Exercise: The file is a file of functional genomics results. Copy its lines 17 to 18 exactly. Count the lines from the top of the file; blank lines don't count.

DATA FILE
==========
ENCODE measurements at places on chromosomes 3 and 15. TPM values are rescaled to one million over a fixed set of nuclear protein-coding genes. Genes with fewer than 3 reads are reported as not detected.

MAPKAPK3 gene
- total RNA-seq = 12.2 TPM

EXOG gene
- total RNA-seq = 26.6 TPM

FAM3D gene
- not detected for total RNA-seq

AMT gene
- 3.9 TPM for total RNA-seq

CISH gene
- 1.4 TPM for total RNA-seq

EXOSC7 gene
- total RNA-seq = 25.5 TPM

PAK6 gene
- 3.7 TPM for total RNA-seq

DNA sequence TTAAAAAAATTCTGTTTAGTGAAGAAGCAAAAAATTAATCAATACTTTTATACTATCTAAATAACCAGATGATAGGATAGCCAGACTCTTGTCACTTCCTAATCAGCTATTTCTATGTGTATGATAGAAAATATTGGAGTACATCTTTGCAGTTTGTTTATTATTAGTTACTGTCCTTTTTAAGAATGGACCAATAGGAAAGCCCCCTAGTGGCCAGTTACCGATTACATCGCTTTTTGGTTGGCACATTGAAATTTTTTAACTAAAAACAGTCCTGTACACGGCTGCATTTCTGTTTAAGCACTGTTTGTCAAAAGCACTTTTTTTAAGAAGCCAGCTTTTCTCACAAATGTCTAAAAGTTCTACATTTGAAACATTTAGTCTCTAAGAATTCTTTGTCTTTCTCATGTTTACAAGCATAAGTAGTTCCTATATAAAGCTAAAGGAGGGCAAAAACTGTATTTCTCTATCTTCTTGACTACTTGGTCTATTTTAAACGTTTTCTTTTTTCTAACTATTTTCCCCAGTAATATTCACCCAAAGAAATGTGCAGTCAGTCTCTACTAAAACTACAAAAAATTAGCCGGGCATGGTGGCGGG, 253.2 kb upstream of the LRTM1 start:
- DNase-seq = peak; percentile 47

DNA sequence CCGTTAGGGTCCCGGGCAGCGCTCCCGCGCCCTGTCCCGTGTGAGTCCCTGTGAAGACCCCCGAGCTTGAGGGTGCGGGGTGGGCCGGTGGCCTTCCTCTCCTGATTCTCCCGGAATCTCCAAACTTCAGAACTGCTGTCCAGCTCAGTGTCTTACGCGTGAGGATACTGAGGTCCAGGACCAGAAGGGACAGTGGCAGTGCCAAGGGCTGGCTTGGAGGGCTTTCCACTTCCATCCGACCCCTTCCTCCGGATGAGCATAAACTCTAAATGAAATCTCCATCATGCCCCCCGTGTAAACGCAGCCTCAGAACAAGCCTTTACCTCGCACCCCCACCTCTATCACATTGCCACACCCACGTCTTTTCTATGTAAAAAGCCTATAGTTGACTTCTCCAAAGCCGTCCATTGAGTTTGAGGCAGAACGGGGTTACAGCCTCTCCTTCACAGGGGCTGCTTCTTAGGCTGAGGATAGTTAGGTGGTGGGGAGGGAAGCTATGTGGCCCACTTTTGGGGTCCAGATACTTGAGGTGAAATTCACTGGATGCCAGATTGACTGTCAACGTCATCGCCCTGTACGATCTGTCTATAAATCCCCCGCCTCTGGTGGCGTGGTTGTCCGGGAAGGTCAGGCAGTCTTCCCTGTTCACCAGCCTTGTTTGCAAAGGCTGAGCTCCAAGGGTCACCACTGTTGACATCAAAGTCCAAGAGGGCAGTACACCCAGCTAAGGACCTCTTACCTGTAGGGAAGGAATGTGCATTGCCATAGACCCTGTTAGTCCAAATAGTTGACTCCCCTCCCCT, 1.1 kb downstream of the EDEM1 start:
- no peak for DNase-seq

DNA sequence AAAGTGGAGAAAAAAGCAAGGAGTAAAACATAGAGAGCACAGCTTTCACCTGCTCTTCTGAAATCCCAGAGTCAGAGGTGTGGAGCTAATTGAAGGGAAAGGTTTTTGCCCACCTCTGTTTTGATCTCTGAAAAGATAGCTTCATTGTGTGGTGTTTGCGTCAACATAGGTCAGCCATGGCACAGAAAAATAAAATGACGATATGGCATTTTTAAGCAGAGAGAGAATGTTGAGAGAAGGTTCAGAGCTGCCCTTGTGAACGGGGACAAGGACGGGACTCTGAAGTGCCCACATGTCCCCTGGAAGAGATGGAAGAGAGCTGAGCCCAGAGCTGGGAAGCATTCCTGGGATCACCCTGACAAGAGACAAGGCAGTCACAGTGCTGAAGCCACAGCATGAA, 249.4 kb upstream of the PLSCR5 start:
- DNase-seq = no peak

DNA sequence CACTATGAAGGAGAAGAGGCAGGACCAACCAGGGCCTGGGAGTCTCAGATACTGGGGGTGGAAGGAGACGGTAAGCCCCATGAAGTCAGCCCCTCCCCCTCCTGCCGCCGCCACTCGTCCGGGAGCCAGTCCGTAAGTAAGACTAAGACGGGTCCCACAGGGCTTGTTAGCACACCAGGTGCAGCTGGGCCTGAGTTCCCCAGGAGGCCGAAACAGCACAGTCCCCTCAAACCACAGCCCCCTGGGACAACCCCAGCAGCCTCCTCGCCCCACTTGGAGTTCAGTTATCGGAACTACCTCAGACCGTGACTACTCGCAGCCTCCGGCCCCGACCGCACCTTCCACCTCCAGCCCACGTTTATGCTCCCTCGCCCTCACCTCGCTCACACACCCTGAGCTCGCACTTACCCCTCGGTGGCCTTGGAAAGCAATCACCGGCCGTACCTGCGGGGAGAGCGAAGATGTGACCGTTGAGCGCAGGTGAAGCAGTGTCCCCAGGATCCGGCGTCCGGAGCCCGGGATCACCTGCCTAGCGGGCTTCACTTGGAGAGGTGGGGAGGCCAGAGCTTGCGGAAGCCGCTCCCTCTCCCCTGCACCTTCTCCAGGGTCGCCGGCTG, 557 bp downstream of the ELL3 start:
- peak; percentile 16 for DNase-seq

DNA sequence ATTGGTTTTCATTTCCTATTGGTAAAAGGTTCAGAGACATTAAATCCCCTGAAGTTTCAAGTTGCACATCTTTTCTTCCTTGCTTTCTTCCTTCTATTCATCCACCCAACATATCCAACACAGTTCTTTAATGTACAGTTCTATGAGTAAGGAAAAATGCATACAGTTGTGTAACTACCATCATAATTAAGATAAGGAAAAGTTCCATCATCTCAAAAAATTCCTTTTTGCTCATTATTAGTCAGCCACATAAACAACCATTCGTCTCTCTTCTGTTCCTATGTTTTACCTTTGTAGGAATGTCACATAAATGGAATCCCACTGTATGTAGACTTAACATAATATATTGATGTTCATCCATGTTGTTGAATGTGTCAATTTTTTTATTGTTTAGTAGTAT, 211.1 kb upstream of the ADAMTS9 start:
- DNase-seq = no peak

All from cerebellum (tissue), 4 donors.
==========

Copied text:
- DNase-seq = peak; percentile 47

DNA sequence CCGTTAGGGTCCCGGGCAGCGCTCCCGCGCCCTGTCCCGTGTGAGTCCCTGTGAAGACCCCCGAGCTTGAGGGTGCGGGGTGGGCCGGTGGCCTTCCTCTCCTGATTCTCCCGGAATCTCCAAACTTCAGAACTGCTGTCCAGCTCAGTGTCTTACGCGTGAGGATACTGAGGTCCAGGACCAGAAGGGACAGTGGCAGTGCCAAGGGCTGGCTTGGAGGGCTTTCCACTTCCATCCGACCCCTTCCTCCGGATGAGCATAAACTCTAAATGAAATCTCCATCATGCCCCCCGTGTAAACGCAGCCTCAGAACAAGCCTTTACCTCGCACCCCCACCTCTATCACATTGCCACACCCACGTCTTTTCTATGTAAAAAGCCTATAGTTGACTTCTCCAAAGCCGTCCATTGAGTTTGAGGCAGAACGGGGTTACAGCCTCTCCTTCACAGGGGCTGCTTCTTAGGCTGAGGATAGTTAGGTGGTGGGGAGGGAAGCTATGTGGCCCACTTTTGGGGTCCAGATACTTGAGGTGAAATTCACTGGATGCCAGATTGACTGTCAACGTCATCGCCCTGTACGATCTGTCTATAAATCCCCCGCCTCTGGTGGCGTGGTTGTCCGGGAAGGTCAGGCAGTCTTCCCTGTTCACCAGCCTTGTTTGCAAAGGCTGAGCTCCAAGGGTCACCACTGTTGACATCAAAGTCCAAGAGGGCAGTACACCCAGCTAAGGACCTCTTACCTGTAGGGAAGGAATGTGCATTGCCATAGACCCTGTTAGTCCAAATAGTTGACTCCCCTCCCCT, 1.1 kb downstream of the EDEM1 start: